Playing for the quest completion sound

| Monday, August 6, 2012
On Friday I wondered about nostalgia, and lack thereof, resulting in comments pointing toward the quest design as a possible culprit.  Maybe they were on to something.

What's the big deal with quests?  Is it the story?  The bonus experience and gold?  The tendency to point toward mobs of approximately our level?  Maybe we simply need the structure, being lost and despairing without it, incapable of figuring out who to murder or not without direction.

Everquest was a game strangely lacking in explicit quests, instead being a sort of "make your own quest" game, by which I mean "kill ten million charizards" (my gut tells me that's a creature from Everquest and nothing I've looked for disagrees).  WoW, being based on EQ, by which I mean it used EQ players as developers, EQ players as players, and EQ everything else, actually didn't always have a lot of quests.  Early leveling had quests, but they ran out and players were thrust into the wilderness of plagued lions and glacial slimes (my gut tells me I made those up and it's usually right).  During testing they found that players preferred the quests to the grinding.  Somehow killing ten snow meese (little-know plural of moose) was okay if someone gave a quest for it.

I propose science.  Using a time machine, go back and beat up WoW developers until they do what we say.

First, remove story.  Reduce quests to nothing beyond "kill # of [thing]" and don't even give a name to the location, just a dot on the map.  See if people still do quests.  Since that's how people quest these days, maybe we can skip this round of developer-punching.  If players still quest, it will suggest that non-story elements are sufficient to drive quest-following behavior, though it does not mean that story does not also contribute.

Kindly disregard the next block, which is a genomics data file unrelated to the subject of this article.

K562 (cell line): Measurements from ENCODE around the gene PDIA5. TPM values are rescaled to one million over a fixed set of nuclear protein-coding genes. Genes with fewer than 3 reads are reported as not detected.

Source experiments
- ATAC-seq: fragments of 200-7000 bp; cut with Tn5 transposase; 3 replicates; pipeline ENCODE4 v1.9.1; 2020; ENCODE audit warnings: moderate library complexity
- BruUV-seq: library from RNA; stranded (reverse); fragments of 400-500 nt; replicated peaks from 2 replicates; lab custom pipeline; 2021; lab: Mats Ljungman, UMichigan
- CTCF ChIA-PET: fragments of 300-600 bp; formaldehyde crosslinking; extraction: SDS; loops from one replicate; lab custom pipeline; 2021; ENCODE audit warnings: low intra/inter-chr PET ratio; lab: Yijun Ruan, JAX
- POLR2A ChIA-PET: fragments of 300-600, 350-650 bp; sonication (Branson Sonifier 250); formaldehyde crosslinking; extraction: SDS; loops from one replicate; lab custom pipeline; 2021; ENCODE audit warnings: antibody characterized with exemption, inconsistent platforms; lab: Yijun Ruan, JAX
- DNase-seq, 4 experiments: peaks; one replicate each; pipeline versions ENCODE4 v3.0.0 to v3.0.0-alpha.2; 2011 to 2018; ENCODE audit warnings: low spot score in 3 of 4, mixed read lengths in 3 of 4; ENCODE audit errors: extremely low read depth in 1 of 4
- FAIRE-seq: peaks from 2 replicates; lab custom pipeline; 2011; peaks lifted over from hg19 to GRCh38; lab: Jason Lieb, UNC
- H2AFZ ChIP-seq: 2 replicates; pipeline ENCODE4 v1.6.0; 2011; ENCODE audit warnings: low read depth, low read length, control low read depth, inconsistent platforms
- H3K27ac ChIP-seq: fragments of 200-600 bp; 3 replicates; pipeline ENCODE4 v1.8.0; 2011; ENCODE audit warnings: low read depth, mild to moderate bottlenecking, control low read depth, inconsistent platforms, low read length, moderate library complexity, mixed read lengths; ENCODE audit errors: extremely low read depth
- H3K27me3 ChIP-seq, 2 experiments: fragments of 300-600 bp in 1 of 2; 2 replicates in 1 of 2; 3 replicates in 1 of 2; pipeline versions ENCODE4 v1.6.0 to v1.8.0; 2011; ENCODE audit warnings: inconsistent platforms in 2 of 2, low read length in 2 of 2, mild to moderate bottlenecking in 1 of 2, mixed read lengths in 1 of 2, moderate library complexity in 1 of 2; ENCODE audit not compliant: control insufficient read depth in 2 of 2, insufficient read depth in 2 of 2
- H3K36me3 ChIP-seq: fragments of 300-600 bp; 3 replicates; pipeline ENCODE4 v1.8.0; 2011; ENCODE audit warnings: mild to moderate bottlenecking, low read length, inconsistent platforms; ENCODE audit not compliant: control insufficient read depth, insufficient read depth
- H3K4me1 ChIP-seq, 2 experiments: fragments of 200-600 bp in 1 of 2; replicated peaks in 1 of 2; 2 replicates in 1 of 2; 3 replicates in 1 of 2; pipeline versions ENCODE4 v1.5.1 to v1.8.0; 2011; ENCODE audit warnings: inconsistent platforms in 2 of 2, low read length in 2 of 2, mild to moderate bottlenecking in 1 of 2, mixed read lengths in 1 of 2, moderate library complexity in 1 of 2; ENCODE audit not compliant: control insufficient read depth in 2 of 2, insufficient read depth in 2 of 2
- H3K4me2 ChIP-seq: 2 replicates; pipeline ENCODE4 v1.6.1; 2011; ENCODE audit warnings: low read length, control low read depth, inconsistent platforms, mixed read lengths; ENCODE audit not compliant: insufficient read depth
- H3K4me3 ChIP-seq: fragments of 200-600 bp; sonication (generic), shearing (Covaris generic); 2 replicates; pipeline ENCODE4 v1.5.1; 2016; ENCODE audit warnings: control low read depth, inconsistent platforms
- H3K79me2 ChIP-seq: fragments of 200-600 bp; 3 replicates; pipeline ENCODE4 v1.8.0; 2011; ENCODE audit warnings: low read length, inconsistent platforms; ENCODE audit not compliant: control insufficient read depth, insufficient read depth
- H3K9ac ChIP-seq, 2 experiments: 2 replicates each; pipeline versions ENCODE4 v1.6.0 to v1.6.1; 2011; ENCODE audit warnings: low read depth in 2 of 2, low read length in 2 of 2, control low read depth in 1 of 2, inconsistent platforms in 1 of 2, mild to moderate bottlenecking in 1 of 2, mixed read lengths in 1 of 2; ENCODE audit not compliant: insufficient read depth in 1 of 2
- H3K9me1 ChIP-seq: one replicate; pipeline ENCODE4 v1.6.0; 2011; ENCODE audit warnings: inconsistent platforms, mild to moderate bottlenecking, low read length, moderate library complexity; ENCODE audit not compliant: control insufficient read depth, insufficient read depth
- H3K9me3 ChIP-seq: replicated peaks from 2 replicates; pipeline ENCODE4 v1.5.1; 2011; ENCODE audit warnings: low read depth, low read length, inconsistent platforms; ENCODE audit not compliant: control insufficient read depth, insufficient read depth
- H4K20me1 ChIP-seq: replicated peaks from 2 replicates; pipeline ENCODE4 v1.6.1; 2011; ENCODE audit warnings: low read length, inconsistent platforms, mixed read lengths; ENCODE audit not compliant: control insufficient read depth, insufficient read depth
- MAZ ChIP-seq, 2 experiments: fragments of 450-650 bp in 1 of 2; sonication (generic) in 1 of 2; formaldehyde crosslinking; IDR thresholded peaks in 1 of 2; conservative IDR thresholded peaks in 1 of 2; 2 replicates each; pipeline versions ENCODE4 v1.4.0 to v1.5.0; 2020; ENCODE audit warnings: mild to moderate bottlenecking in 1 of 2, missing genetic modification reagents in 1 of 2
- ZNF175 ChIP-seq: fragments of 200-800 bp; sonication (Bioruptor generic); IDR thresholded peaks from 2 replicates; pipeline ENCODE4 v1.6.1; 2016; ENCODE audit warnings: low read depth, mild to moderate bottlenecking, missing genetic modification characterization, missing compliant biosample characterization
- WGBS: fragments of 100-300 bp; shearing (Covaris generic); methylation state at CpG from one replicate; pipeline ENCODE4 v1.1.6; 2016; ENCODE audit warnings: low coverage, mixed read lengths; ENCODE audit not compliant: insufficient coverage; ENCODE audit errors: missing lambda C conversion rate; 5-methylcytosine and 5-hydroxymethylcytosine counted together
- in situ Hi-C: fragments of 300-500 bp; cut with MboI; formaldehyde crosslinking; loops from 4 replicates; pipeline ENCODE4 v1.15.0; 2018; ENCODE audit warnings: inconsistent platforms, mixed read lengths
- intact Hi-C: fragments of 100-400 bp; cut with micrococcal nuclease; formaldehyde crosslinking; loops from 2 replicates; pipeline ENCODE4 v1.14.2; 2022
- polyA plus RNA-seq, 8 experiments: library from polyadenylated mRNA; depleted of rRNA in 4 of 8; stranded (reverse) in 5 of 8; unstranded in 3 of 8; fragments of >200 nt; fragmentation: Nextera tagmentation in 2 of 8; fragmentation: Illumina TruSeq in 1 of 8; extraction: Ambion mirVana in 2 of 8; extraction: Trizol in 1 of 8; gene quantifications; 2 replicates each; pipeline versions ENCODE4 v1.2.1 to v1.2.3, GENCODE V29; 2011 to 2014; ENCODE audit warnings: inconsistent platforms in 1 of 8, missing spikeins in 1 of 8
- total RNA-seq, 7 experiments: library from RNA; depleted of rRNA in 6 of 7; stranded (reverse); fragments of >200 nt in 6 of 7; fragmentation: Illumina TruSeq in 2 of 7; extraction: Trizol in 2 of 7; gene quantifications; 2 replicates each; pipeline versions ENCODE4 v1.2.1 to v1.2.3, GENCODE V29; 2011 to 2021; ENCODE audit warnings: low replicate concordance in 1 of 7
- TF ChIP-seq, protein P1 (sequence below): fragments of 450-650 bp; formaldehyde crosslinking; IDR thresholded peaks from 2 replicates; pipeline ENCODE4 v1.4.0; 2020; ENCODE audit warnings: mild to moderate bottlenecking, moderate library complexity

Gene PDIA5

Second, remove the experience bonus and other rewards such as gold, gear, and reputation.  If players still do quests, then it suggests that non-reward aspects are sufficient.

Continue on, beating up developers and removing aspects from quests.  Remove both story and rewards.  Remove the level-appropriate aspect (vanilla already got that part in a few).  Throw enough science at the wall and something is bound to stick.

And then I'll know why my paladin won't just fly up to the Grizzly Hills and fight bears among the wonderful scenery and beautiful music without a quest telling her to do so.


Unknown said...

I find there is a correlation between the time it takes to kill a single mob (there is a three letter abbreviation for it which I can't remember right now) and the amount of fun derived from doing so repeatedly. I guess when they discovered people liked doing quests because of the feeling of completion/achievement, they kept nerfing the relative strength of the common quest mob to get the "quest juice" flowing more steadily. Since they implemented daily quests in late TBC, I remember always looking for a place to just farm mobs in peace instead of bombing bird nests, freeing the same idiots who somehow menage to get themselves captured every day, and playing games of Simon says on a daily basis. I remember having way more fun farming elites in Tyr's Hand in vanilla (especially with the random pvp (surprise buttsecks)) element to keep it suspenseful.

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